Home Christian News A Gift of Christmas Joy for the Children of the Incarcerated

A Gift of Christmas Joy for the Children of the Incarcerated

But the 33-year-old says the presents should be part of a larger effort by incarcerated parents to have a relationship with their children. In her case, her dad — who now works for Prison Fellowship — would tell her Bible stories during prison visits; talk to her about school, boys, sports and music; take interest in the books she was reading; and remember some classmates’ names.

“Little things like that…make the difference,” she said. “The Angel Tree gift is just the icing on the cake.”

The Salvation Army also has a program that sends Christmas gifts to children on behalf of their incarcerated parents in Minnesota and North Dakota. The initiative — separate from the Christian organization’s own Angel Tree program for low-income families — resumed this year after being canceled last year due to the pandemic, though it’s limited to North Dakota for now because of coronavirus restrictions.

“For the inmate, Prison Toy Lift provides a dignified way for the parent to be part of their child’s life at a very important time of the year,” said Brian Molohon, executive director of development for The Salvation Army Northern Division. “It is a tangible expression of love from the incarcerated parent and truly brings joy to the kiddos who might otherwise have only a painful memory of their parent’s absence.”

The prison ministry at the Eastern Pennsylvania Conference of the United Methodist Church delivered Christmas cards that were signed by members of different congregations and sent for inmates. The cards included messages of encouragement.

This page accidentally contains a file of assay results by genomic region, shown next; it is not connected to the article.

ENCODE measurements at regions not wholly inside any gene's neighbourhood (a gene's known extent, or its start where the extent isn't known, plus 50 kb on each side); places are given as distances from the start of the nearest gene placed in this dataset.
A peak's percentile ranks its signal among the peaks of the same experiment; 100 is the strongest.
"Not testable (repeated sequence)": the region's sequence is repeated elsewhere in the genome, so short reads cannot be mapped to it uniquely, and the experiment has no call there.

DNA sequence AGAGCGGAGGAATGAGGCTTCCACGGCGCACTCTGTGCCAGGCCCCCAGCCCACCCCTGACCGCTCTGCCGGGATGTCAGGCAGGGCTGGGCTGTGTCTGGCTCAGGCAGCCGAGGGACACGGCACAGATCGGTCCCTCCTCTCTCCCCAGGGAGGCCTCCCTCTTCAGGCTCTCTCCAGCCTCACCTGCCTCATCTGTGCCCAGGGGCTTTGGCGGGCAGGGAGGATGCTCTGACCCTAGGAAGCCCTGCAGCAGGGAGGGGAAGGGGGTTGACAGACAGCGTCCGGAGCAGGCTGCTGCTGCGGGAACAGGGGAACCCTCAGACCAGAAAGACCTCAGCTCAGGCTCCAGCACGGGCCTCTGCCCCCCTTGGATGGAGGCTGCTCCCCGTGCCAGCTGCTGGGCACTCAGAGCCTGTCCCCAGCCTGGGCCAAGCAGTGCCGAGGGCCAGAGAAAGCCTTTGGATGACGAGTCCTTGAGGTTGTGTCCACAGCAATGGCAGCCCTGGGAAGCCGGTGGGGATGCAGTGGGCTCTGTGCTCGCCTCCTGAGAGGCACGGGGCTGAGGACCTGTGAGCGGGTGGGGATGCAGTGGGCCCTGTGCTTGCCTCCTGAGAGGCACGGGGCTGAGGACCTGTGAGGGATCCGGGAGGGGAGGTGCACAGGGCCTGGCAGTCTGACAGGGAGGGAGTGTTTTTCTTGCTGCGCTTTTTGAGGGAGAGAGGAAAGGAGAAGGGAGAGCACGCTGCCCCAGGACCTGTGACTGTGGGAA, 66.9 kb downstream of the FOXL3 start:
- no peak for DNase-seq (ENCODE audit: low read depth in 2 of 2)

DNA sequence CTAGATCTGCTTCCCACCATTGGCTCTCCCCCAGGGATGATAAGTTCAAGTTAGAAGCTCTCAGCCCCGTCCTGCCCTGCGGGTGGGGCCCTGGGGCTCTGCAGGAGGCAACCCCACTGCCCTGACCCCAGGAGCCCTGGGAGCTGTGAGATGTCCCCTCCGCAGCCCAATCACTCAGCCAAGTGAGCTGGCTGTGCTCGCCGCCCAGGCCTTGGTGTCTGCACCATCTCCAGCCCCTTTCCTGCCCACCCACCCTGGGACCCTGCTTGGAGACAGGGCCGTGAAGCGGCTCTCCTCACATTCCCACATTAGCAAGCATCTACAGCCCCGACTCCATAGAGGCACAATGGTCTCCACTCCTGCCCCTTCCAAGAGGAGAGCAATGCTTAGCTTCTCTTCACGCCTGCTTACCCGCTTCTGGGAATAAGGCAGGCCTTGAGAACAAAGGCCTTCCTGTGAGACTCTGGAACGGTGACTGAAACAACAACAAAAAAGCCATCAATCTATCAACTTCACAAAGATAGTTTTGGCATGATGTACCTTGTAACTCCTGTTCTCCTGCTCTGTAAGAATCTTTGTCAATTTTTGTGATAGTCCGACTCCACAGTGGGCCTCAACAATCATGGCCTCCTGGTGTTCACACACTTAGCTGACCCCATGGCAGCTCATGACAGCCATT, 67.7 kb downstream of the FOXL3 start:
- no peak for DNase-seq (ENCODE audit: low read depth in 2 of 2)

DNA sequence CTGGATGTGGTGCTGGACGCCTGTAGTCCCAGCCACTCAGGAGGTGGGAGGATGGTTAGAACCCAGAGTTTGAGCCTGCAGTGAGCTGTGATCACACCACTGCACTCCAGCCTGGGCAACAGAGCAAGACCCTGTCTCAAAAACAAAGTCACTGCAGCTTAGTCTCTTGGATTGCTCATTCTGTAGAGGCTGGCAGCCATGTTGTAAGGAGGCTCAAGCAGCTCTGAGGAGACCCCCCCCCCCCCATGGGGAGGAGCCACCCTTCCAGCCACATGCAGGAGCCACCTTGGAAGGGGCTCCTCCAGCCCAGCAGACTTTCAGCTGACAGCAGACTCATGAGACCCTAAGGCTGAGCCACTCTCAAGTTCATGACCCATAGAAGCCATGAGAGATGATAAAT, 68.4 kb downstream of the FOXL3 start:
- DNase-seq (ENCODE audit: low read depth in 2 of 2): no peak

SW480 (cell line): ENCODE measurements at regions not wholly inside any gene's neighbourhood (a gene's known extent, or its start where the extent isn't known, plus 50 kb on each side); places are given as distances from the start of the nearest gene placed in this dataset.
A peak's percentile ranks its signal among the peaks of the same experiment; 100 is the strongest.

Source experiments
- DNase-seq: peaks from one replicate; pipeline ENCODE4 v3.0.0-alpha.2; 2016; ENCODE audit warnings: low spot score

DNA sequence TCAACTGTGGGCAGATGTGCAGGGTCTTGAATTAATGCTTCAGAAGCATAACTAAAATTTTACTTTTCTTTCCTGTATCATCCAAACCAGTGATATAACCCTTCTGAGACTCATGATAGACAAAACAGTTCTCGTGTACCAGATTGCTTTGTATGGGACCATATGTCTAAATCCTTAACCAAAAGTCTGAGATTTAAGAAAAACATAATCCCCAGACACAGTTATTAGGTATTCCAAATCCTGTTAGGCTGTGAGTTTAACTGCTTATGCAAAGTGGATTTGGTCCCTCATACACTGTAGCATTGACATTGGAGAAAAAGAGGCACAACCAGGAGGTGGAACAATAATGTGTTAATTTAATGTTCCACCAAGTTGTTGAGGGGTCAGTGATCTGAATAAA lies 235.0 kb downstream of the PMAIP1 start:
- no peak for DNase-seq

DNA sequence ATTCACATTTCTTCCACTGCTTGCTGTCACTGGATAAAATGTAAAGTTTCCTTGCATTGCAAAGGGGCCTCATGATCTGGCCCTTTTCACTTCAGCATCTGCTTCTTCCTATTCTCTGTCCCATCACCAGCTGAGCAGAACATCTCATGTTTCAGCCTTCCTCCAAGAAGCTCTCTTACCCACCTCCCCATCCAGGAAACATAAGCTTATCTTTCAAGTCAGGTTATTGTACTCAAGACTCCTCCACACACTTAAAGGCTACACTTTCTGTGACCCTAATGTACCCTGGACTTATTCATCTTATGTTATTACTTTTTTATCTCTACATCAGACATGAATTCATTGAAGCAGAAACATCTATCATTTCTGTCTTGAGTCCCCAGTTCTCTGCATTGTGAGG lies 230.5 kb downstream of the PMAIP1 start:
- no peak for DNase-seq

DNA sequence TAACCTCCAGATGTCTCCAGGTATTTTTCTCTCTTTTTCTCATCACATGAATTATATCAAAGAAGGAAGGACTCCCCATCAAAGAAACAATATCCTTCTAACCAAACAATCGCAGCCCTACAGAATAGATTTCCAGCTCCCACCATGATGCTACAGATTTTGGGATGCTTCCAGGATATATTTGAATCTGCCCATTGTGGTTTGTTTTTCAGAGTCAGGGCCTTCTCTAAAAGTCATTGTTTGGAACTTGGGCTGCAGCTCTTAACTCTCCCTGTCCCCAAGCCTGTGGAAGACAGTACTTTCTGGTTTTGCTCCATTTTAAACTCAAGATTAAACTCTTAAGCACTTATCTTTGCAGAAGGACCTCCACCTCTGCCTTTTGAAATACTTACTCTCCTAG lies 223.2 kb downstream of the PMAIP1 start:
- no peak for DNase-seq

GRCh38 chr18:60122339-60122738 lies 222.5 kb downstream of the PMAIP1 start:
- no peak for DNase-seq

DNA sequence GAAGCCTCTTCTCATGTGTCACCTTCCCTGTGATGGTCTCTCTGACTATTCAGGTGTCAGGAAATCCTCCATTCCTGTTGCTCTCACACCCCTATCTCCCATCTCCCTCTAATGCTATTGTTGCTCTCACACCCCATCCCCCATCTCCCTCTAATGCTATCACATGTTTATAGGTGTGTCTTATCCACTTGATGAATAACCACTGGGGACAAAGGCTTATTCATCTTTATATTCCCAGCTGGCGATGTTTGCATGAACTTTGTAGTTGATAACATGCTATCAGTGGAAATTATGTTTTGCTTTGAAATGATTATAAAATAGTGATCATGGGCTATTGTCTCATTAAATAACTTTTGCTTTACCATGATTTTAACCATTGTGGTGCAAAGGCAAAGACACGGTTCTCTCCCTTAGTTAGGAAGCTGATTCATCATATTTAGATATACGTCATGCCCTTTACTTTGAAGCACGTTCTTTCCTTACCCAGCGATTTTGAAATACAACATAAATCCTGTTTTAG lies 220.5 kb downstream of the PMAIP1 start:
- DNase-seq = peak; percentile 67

“Christmas is a tough time of the year for a lot of people,” said the Rev. Marilyn Schneider, the ministry’s coordinator. “But if you’re locked up and you don’t get to be with your family and friends or anyone from your life on the outside, and then someone reaches out and says, ‘Hey, we’re thinking about you. We’re praying for you. We care about you. God loves you’ — it really, I think, has an impact.”

Schneider caught a glimpse of the project’s impact in a letter sent by a woman who once received one of the cards.

“I can’t explain what that personalized card meant to everyone; you could just feel the mood lifting up,” Schneider quoted the letter as saying. “Someone who doesn’t even know me thought of me.”

Another time, a former inmate encountered one of the ministry’s team members and let him know that he was carrying around, in his pocket, the Christmas card he had received, Schneider said, adding many prisoners might not get other mail.

“We believe Jesus really had a passion for caring for those on the fringes of society,” Schneider said. She hopes the effort inspires those writing the cards to continue thinking about prisoners and seeking ways to become involved.

Chaplain Carmelo Urena offered one suggestion.